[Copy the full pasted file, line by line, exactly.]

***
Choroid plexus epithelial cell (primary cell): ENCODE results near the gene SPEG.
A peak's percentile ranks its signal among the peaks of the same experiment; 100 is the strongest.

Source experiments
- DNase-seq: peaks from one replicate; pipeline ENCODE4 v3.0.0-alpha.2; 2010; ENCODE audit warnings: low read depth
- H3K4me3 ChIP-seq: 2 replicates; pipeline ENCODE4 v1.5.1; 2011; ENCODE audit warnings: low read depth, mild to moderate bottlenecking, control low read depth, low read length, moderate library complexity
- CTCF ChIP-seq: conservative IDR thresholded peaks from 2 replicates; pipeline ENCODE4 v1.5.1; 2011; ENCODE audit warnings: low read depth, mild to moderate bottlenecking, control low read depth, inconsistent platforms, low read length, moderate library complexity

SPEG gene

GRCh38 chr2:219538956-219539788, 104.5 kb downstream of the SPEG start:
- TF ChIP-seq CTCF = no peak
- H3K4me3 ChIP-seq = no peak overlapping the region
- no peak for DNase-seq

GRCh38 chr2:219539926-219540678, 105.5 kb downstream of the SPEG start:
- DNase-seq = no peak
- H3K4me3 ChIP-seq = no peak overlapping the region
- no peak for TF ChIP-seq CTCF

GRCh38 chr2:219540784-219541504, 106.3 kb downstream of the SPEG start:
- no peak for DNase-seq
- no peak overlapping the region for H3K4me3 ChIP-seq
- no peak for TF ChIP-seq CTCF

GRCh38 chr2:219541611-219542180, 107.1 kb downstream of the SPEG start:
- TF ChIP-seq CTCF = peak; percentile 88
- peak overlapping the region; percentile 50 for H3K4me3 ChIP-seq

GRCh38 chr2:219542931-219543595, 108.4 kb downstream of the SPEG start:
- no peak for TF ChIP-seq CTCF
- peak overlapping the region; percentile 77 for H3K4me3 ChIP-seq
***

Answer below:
Choroid plexus epithelial cell (primary cell): ENCODE results near the gene SPEG.
A peak's percentile ranks its signal among the peaks of the same experiment; 100 is the strongest.

Source experiments
- DNase-seq: peaks from one replicate; pipeline ENCODE4 v3.0.0-alpha.2; 2010; ENCODE audit warnings: low read depth
- H3K4me3 ChIP-seq: 2 replicates; pipeline ENCODE4 v1.5.1; 2011; ENCODE audit warnings: low read depth, mild to moderate bottlenecking, control low read depth, low read length, moderate library complexity
- CTCF ChIP-seq: conservative IDR thresholded peaks from 2 replicates; pipeline ENCODE4 v1.5.1; 2011; ENCODE audit warnings: low read depth, mild to moderate bottlenecking, control low read depth, inconsistent platforms, low read length, moderate library complexity

SPEG gene

GRCh38 chr2:219538956-219539788, 104.5 kb downstream of the SPEG start:
- TF ChIP-seq CTCF = no peak
- H3K4me3 ChIP-seq = no peak overlapping the region
- no peak for DNase-seq

GRCh38 chr2:219539926-219540678, 105.5 kb downstream of the SPEG start:
- DNase-seq = no peak
- H3K4me3 ChIP-seq = no peak overlapping the region
- no peak for TF ChIP-seq CTCF

GRCh38 chr2:219540784-219541504, 106.3 kb downstream of the SPEG start:
- no peak for DNase-seq
- no peak overlapping the region for H3K4me3 ChIP-seq
- no peak for TF ChIP-seq CTCF

GRCh38 chr2:219541611-219542180, 107.1 kb downstream of the SPEG start:
- TF ChIP-seq CTCF = peak; percentile 88
- peak overlapping the region; percentile 50 for H3K4me3 ChIP-seq

GRCh38 chr2:219542931-219543595, 108.4 kb downstream of the SPEG start:
- no peak for TF ChIP-seq CTCF
- peak overlapping the region; percentile 77 for H3K4me3 ChIP-seq